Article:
United States District Court, N.D. California
IN RE VOLKSWAGEN “CLEAN DIESEL” MARKETING, SALES PRACTICES, AND PRODUCTS LIABILITY LITIGATION This Relates To: Dkt. No. 2864
ORDER RE: ROBERT BOSCH GMBH AND ROBERT BOSCH
LLC'S MOTION TO DISMISS THE VOLKSWAGEN-BRANDED FRANCHISE
DEALERS AMENDED AND CONSOLIDATED CLASS ACTION
CHARLES R. BREYER United States District Judge
before the Court is a motion by Defendants Robert Bosch GmbH
and Robert Bosch LLC to dismiss the Volkswagen-branded
Franchise Dealers' Amended and Consolidated Class Action
Complaint. (Dkt. No. 2864.) In their Complaint, the Franchise
Dealers allege that the Bosch Defendants conspired with
Volkswagen to develop the defeat device that was
intentionally installed in Volkswagen diesel-engine vehicles
to evade U.S. emissions regulations. By participating in the
scheme, Plaintiffs allege that the Bosch Defendants violated
the Racketeer Influenced and Corrupt Organizations Act
(RICO), 18 U.S.C. § 1962(c) and (d). (Dkt. No. 1969.)
plaintiff brings a RICO claim against multiple defendants,
“[t]he requirements of § 1962(c) must be
established as to each individual defendant.” Craig
Outdoor Advert., Inc. v. Viacom Outdoor, Inc., 528 F.3d
1001, 1027 (8th Cir. 2008). Plaintiffs must therefore plead
facts that plausibly support that both Bosch GmbH and Bosch
LLC took “some part in directing [the RICO
enterprise's] affairs.” Reves v. Ernst &
Young, 507 U.S. 170, 179 (1993). Where, as here, the
alleged predicate acts of the RICO enterprise are acts of
mail and wire fraud (Compl. ¶ 363), Plaintiffs must also
“identify the role of each Defendant in the alleged
fraudulent scheme.” Swartz v. KPMG LLP, 476
F.3d 756, 765 (9th Cir. 2007) (quoting Moore v. Kayport
Package Express, Inc., 885 F.2d 531, 541 (9th Cir.
1989)). Plaintiffs do not need to allege that the Bosch
Defendants made false statements or used the mails or wires
in furtherance of the scheme, if such conduct can be
attributed to another member of the enterprise, such as
Volkswagen, see United States v. Stapleton, 293 F.3d
1111 (9th Cir. 2002); however, Plaintiffs must plead that
each Defendant knowingly participated in the scheme to
defraud, with specific intent to deceive, id. at
1116-18; see also Orr v. Bank of America, 285 F.3d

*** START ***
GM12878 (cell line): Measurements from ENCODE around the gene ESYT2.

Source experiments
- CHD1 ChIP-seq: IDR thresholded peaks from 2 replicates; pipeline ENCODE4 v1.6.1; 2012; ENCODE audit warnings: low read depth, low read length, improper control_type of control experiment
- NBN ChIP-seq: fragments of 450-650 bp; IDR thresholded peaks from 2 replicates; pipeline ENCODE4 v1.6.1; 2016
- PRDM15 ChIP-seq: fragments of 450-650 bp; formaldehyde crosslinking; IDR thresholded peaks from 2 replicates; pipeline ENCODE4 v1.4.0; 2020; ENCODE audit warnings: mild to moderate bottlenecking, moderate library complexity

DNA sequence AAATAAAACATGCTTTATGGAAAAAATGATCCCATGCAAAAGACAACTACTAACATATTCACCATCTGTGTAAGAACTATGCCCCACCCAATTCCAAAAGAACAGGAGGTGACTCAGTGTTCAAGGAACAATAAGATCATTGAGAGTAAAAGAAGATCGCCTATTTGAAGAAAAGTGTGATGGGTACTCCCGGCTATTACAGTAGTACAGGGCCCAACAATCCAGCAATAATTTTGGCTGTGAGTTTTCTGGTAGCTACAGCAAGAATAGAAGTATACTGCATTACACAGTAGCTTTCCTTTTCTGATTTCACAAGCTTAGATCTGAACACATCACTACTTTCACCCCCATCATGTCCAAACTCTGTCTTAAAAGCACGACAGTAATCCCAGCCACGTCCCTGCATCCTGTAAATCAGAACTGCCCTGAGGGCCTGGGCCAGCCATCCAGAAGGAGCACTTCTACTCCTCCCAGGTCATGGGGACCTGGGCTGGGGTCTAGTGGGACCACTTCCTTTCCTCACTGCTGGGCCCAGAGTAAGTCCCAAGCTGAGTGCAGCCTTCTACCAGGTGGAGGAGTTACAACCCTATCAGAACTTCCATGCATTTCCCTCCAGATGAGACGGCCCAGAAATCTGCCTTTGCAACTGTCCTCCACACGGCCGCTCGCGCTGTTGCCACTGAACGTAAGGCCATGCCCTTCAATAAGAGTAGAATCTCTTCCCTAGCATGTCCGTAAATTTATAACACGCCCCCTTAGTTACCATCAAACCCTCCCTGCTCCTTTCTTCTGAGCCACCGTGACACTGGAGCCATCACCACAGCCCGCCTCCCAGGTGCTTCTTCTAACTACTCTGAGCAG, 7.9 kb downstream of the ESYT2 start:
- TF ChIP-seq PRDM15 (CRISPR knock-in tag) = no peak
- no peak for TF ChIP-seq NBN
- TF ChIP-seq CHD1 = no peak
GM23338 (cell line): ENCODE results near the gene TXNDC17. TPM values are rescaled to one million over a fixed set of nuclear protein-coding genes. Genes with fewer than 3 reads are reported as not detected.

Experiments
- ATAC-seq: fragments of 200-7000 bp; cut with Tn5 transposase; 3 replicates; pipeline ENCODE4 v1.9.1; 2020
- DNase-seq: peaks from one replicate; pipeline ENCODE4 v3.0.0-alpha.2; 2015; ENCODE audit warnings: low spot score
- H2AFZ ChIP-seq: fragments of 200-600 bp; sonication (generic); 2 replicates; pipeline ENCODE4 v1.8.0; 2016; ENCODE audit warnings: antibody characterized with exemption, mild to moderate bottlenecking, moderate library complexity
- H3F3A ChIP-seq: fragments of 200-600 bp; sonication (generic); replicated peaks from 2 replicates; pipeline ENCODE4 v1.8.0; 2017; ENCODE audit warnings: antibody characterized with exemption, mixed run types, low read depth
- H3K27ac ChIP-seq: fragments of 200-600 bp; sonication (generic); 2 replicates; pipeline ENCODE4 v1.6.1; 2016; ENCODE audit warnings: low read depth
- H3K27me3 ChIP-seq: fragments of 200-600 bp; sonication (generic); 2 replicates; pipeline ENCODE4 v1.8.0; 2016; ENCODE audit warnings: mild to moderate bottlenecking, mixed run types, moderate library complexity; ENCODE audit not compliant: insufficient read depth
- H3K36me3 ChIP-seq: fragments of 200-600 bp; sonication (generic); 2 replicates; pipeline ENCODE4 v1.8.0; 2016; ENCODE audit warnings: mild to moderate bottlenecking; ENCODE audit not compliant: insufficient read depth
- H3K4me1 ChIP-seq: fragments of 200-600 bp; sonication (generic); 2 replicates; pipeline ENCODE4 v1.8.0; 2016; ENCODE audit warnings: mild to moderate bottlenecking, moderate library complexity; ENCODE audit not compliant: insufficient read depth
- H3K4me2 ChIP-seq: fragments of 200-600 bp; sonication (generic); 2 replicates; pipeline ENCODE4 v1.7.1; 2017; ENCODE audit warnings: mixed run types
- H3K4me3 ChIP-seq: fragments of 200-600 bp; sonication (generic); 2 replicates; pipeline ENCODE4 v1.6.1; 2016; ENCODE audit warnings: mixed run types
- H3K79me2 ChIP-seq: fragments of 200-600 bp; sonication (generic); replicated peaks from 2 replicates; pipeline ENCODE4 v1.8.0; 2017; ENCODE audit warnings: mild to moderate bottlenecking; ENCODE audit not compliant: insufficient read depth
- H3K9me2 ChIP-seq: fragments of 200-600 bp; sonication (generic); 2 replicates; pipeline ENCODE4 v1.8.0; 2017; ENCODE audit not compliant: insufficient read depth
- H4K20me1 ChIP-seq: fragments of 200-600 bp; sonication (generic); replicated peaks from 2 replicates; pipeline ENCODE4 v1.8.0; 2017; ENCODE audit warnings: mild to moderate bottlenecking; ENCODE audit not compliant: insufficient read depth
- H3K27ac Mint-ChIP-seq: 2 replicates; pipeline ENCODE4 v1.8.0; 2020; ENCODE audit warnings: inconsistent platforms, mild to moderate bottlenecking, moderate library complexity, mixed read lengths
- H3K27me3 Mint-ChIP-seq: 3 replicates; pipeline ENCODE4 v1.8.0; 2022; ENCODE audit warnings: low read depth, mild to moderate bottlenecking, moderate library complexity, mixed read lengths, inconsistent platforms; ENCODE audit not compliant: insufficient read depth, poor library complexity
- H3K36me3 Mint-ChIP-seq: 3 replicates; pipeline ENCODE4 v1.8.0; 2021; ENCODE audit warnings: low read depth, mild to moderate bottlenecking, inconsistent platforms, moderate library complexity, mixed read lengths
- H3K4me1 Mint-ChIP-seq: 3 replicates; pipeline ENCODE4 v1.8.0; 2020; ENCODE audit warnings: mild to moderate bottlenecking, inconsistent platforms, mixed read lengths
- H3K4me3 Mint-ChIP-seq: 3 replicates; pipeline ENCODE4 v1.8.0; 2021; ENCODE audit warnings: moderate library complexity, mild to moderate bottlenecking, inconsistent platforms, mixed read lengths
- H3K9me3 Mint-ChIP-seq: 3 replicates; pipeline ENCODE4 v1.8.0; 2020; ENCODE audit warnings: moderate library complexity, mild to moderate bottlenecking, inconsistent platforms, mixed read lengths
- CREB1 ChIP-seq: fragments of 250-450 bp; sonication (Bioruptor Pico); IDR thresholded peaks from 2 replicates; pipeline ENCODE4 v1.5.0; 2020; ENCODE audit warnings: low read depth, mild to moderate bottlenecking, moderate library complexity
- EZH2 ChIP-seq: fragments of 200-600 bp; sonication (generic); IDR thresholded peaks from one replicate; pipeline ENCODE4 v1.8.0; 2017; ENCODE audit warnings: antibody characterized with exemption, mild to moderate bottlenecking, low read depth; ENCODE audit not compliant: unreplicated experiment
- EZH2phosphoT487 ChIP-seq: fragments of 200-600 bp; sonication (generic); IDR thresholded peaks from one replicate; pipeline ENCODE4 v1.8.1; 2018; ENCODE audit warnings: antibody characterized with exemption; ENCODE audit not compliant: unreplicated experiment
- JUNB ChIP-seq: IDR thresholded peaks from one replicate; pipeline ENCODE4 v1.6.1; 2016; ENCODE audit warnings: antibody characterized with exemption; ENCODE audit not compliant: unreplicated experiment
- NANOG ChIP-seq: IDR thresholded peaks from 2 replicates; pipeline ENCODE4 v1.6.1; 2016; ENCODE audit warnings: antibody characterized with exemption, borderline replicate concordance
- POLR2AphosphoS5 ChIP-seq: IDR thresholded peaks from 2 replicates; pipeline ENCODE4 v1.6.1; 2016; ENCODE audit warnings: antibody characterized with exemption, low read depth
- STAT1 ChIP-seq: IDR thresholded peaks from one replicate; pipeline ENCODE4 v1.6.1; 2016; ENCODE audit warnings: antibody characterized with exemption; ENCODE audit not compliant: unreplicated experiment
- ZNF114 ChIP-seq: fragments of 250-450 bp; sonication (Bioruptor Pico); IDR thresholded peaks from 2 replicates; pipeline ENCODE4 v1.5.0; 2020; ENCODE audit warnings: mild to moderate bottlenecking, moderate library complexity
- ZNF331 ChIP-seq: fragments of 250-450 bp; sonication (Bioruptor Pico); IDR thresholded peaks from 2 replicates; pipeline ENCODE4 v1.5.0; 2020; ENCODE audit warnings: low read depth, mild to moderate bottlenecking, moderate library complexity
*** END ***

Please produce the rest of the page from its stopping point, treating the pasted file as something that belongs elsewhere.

764, 782 (9th Cir. 2002).
have not satisfied these requirements. Their Complaint blurs
the lines between the conduct of Bosch GmbH on the one hand,
and Bosch LLC on the other. Many of the Complaint's
allegations are attributed only to “Bosch.” But
Plaintiffs define “Bosch” as “Bosch
GmbH” at one point in the Complaint (Compl. ¶ 3),
and as “Bosch GmbH, Bosch LLC, and Bosch CEO Volkmar
Denner” at another (id. ¶ 33). The result
is that the Court cannot confidently attribute many of the
allegations to one Defendant or the other. The broader
definition of “Bosch” is also not appropriate, as
“[a] plaintiff may not simply lump together multiple
defendants without specifying the role of each defendant in
the fraud.” In re Toyota Motor Corp. Unintended
Acceleration Mktg., Sales Practices, & Prod. Liab.
Litig., 826 F.Supp.2d 1180, 1201 (C.D. Cal. 2011)
(citing Swartz, 476 F.3d at 764).
alternatively do not adequately allege that Bosch LLC is an
alter ego of Bosch GmbH, so as to avoid the need to plead
specific facts as to each Defendant. See Eclectic Props.
East LLC v. The Marcus & Millichap Co., No.
C-09-00511 RMW, 2012 WL 713289, at *4-5 (N.D. Cal. Mar. 5,
2012) (applying the alter ego test in the context of a civil
RICO claim), aff'd 751 F.3d 990 (9th Cir. 2014).
The allegations that “Robert Bosch LLC is a
wholly-owned subsidiary of Robert Bosch Gmb[H], ” that
both “operate under the umbrella of the Bosch Group,
” and that “Bosch's sectors and divisions are
grouped not by location, but by subject matter” (Compl.
¶ 36), are not sufficient to establish “(1) that
there is such a unity of interest and ownership that the
separate personalities of the two entities no longer exist
and (2) that failure to disregard their separate identities
would result in fraud or injustice.” Ranza v. Nike,
Inc., 793 F.3d 1059, 1073 (9th Cir. 2015) (quoting
Doe v. Unocal Corp., 248 F.3d 915 (9th Cir. 2001));
see also Id. (noting that the “unity of
interest and ownership” prong “envisions
pervasive control over the subsidiary, such as when a parent
corporation dictates every facet of the subsidiary's
business” (internal quotation marks omitted)).
light of the above, the Court does not consider the remainder
of Defendants' motion to dismiss at this time. Instead,
the Court GRANTS Plaintiffs leave to amend their Complaint,
by July 24, 2017, to address the identified shortcomings.
Defendants may then file a supplemental brief, by August 14,
2017, raising new arguments for dismissal of the Amended
Complaint, and addressing whether arguments previously raised
have been altered by the Amended Complaint. Plaintiffs may
then file a supplemental response brief by August 28, 2017.
Neither brief shall exceed 25 pages. The Court will then
consider the previously submitted briefs (Dkt. Nos. 2863,
2864, 2982, 2983, 3052), as well as the parties'
supplemental filings, in evaluating Plaintiffs' Amended
Complaint. The Court will hold a hearing on the motion to
dismiss on Tuesday, September 12, 2017 at 8:00 a.m. To the
extent that Plaintiffs seek to file portions of their Amended
Complaint under seal, they must file an Administrative Motion
to File Under Seal in conformance with Local Rule 79-5.